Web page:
We finally made it to Winnemucca, Nevada. You’re probably scratching your head asking, “Where are they? Why did they go there? How do you pronounce that?!” All valid questions! LOL! We got that a lot when we would tell friends and family where we were going on our trip.
As you know, my passions are birding and photography. I’m happiest outdoors with camera in hand. Well, my husband is happiest when he has his metal detector in his hand. He’s a geologist and loves to hunt for gold. There aren’t too many hobbies out there that actually make money instead of spending it. 🙂
Tim had read about a well known area in northern Nevada that was known for shallow placer gold. It’s called Rye Patch. And it’s located about 40 miles west of Winnemucca, Nevada. It was discovered in the 1970s and has been a popular destination for gold hunters ever since.
So we got up early and drove out to Rye Patch State Recreation Area, a man-made lake which is fed by the Humboldt River. We crossed the dam and headed to the Majuba Mountain range. The gold is reported to be at the base of these mountains.
I wasn’t sure what to expect the countryside to be like when we were planning this trip. I had imagined beautiful forested mountains with a peaceful lake. It definitely wasn’t that.
The terrain was actually high plains. There wasn’t one cactus that I could see, which was great! It made for much easier walking through the grasses. There wasn’t one tree in sight.
When we finally parked after driving for 15 miles or so on dirt roads, Tim noticed right away we had gotten a punctured tire. Drat! But fortunately, he had a mini compressor in the truck and we were able to air up the tire which would give us time to drive the 30 miles to a little town near Rye Patch to get it fixed. So with no worries, we each started exploring the area.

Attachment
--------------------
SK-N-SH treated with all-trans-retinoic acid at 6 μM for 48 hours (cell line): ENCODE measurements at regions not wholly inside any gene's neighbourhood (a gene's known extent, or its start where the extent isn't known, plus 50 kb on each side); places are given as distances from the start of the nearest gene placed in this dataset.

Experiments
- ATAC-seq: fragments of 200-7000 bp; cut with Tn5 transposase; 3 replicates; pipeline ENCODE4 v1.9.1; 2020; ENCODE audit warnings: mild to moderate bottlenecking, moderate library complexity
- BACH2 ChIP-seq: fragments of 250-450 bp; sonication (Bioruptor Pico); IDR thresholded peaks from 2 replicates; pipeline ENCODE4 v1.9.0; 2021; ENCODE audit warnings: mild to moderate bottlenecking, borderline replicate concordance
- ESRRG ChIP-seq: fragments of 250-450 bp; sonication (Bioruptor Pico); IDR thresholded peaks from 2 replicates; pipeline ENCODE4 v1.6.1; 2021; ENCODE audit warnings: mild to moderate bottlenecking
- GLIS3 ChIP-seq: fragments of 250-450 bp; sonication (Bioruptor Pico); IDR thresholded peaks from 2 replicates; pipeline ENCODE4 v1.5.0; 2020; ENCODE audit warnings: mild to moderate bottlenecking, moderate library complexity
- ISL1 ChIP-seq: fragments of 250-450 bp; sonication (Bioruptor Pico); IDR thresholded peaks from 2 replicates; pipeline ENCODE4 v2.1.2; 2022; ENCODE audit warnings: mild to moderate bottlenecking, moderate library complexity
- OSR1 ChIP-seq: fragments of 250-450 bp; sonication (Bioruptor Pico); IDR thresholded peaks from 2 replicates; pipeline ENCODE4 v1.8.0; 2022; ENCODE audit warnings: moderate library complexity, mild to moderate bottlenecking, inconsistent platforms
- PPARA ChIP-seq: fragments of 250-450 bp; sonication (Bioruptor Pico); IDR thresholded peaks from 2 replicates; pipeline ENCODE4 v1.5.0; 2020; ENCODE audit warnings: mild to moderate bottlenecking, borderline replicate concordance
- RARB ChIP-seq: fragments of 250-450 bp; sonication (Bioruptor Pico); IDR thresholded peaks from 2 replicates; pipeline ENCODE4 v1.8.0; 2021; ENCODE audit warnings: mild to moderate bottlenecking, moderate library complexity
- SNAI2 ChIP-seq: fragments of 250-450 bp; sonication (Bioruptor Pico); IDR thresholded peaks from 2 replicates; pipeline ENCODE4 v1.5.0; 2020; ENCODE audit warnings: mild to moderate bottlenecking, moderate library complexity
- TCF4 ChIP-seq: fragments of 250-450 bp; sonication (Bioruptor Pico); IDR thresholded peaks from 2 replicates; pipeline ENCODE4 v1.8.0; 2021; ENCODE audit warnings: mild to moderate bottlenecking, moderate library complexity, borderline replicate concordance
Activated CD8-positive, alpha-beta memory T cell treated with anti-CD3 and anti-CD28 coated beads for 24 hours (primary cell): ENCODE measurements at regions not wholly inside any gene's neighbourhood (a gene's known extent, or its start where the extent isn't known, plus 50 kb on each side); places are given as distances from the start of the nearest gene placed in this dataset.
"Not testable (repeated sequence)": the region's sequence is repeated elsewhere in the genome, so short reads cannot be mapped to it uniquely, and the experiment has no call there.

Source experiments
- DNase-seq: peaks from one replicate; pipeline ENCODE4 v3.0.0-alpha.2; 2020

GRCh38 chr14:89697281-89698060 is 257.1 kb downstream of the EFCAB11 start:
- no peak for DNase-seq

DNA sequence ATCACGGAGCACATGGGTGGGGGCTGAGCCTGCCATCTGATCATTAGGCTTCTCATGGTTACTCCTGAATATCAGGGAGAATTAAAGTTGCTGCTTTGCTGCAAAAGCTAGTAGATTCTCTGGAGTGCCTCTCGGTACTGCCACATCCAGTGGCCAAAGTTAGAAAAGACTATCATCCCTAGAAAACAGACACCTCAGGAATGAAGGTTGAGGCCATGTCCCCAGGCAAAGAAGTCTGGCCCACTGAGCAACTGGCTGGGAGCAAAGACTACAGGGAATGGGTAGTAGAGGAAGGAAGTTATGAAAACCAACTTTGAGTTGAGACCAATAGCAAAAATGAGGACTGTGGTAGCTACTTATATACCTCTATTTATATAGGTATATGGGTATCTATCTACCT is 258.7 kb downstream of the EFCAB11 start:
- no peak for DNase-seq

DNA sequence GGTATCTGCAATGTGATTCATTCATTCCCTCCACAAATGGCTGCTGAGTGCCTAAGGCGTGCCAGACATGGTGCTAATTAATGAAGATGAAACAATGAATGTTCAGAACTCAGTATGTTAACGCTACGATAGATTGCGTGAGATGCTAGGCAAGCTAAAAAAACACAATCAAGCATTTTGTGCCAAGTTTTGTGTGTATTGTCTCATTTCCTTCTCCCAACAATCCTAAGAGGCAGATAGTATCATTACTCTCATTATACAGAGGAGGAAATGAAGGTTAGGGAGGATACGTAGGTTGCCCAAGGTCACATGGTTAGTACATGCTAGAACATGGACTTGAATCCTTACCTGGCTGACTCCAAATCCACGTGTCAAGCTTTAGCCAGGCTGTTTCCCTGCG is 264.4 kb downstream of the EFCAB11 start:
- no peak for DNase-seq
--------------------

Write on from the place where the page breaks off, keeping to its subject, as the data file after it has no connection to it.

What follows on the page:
There weren’t any trees, but I did notice a thick stand of bushes about 100 feet away. So I headed in that direction hoping to find some birds. I figured any birds in the area would be drawn to those bushes. It turned out to be a good idea. I saw most of my birds in this small area. I was excited to see a warbler as my first bird sighting of the day.
The most prolific bird of the day was Sagebrush Sparrows. They were everywhere and didn’t limit themselves to the little area of bushes. They migrate to New Mexico for the winter and are not easy to find there. So I was thrilled to have so many subjects to see.
Here are the other birds I saw in that little area of bushes. Birds were scarce!
My friend Valerie texted me to see what I was up to that day. So I took this picture just for her. LOL! She tells me I take photos of every rusted thing I see. 😉
I had thought I would see lots of lizards. Back home in New Mexico I usually see lizards often when I’m out hiking. But not so in this part of the country. I had gone most of the day without seeing one lizard. Then finally I spotted a tiny lizard sunning himself on a rock. I slowly crept closer to get a photo.
I soon realized he was very tame and didn’t seem to mind me coming closer. Before I knew it, I was 3 feet away taking photos of all angles. 🙂 At one point I reached out a finger to see if he would move. And he licked it! LOL!!
I noticed some movement on the ground while photographing this lizard. When I turned, I saw there was a sparrow foraging on the ground. So I quickly got a pic.
While I was entertaining myself with birds and lizards, Tim was busy looking for gold. I could tell he had covered a lot of ground.
At one point, Tim got my attention and pointed to the sky. There we saw a Red-Tailed Hawk looking for brunch.
I decided to head back to the truck for a cold drink. The day had gotten warm at 90 degrees. As I neared the truck, I saw a giant lizard run under a bush. I quickly forgot about that drink. I wanted to see this lizard! I stayed still and watched the opening at the base of the bush where I saw it run in. Soon I was rewarded with my patience! He started creeping out of his lair. This big guy was easily 12 inches long if not longer.